The US Navy has fielded a low-yield, submarine-launched ballistic missile warhead. The move was met with skepticism from some strategists and outright condemnation from anti-nuclear advocates. But the concerns are overwrought; the move is smart and is an appropriate response to what US adversaries are doing.
The Trump administration’s Nuclear Posture Review, the nuclear strategy document that nests with the National Security and Defense Strategies, calls for “a small number of existing submarine-launched ballistic missile (SLBM) warheads” to provide a comparatively low-yield option. The US objective is to “help ensure that potential adversaries perceive no possible advantage in limited nuclear escalation, making nuclear employment less likely.” Put another way, US adversaries—in particular, Russia—have lowered the threshold at which they might consider employing a nuclear weapon, and America is responding.
If the United States only has high-yield nuclear options to respond to a Russian low-yield first strike in, for example, a purely conventional conflict with a NATO member, Russia may believe the US would not respond with its own nuclear attack but instead sue for peace. If Russia truly believes this, Moscow could think employing such a weapon is to its advantage. Indeed, the types of nuclear weapons the Russians continue investing in, combined with their military doctrine, have led US officials and military leaders to believe Russian strategy purportedly seeks to “escalate to deescalate.” By adding this low-yield option, America seeks to provide a calibrated option in the event the Kremlin thinks launching a low-yield nuclear attack makes sense. It strains credulity in this scenario that the United States would respond by launching high-yield weapons that would target and destroy Russian strategic weapons, cause untold loss of life, and almost certainly escalate the war dramatically. In contrast, the tailored approach with more low-yield options is more moral and therefore more in line with US sensibilities. These new options increase America’s credibility in the mind of adversaries, thus raising the nuclear threshold and decreasing the chances of Russia initiating an attack.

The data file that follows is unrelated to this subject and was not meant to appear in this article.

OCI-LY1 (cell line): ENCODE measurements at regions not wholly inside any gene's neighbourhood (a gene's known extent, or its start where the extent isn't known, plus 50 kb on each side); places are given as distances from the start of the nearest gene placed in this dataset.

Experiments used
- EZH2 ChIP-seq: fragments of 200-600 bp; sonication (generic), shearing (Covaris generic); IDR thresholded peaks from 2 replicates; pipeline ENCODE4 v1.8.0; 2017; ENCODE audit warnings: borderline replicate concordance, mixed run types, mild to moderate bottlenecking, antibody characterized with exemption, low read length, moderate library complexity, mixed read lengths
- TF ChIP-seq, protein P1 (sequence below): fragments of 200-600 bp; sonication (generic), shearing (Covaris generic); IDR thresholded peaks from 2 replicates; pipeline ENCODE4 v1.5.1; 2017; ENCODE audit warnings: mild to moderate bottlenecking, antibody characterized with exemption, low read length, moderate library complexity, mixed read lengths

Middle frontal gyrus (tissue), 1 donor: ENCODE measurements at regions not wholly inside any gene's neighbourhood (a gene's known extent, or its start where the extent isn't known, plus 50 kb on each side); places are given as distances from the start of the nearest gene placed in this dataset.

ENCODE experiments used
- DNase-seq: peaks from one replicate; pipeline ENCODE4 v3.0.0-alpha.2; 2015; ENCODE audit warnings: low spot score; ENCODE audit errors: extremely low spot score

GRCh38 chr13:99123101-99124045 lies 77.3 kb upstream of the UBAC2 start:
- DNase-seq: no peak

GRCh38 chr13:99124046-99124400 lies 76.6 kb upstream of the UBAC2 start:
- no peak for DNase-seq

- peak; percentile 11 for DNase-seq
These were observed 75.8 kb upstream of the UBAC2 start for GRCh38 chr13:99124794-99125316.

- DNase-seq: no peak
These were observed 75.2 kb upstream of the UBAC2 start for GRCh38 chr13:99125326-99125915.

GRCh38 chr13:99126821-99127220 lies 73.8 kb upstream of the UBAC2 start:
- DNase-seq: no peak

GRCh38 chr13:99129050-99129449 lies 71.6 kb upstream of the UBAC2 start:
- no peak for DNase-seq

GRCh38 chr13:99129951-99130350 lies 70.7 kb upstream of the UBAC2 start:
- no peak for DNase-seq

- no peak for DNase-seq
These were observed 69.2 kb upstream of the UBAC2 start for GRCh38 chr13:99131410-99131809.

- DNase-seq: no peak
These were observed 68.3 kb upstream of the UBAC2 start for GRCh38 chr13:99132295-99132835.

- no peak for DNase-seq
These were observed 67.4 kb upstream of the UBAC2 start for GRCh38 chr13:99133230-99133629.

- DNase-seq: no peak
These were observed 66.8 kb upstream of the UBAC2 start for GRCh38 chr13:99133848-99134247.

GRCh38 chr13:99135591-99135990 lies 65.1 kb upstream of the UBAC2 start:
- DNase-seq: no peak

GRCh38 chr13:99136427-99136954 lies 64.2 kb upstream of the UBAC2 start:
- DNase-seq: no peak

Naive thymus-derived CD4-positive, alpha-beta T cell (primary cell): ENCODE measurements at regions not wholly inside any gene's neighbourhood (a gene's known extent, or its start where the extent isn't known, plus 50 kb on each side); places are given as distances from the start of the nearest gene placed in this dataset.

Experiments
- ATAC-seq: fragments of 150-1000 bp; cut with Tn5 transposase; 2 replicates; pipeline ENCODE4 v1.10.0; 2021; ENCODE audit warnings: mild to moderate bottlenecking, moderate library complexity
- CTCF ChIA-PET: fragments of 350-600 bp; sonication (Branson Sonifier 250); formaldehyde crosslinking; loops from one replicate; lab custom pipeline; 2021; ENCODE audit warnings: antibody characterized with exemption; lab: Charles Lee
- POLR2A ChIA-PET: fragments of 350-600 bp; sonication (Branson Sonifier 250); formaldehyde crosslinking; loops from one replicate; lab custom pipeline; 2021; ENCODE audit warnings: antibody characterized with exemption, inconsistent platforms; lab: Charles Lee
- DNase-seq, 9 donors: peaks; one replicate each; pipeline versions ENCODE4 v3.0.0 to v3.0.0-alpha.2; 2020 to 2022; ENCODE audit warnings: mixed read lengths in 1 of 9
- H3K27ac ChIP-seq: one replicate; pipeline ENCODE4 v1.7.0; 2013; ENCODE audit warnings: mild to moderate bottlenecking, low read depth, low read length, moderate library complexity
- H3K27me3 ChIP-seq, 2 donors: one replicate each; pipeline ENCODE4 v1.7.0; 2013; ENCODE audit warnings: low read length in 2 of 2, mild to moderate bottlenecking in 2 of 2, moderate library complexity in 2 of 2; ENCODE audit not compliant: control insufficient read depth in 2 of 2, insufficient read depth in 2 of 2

But this might not convince the biggest skeptics because the United States already possesses low-yield options that aircraft can deliver. But those options will not be able to provide the prompt response SLBMs offer and will have trouble getting through Russian air defenses. When it comes to nuclear weapons, it’s better to have a spectrum of options to offer a tailored response in a variety of complex scenarios. Doing so causes the adversary to doubt his plan’s wisdom, complicate his calculations, and deter him from the initial act of aggression.
Another concern opponents have is that Russians won’t be able to tell if a high-yield or low-yield SLBM is incoming in the event the United States does employ the weapon. But this concern, while not easily dismissed given the stakes, does not outweigh the benefits of fielding it. Recall the scenario that the United States would plausibly employ the weapon—in response to a Russian attack of low-yield nuclear weapons. The Russians, knowing the US fielded this low-yield option, would surely not have such uncertainty about the incoming SLBM’s yield. But if they launched a massive strategic attack, they would guarantee an overwhelming American response, effectively ending the current Russian state. After all, in this scenario, they wish to avoid the total destruction of their nuclear forces. They should have the sense to not be so presumptuous, especially when they would be considering the events they initiated that elicited the response.
The bottom line is US nuclear weapons are a force for peace and stability. The better the United States can convince our adversaries that there are credible options available that make their acts of aggression simply not worth the cost, the more effectively the United States can deter large-scale war and preserve peace. The Trump administration’s latest moves seek to do just that.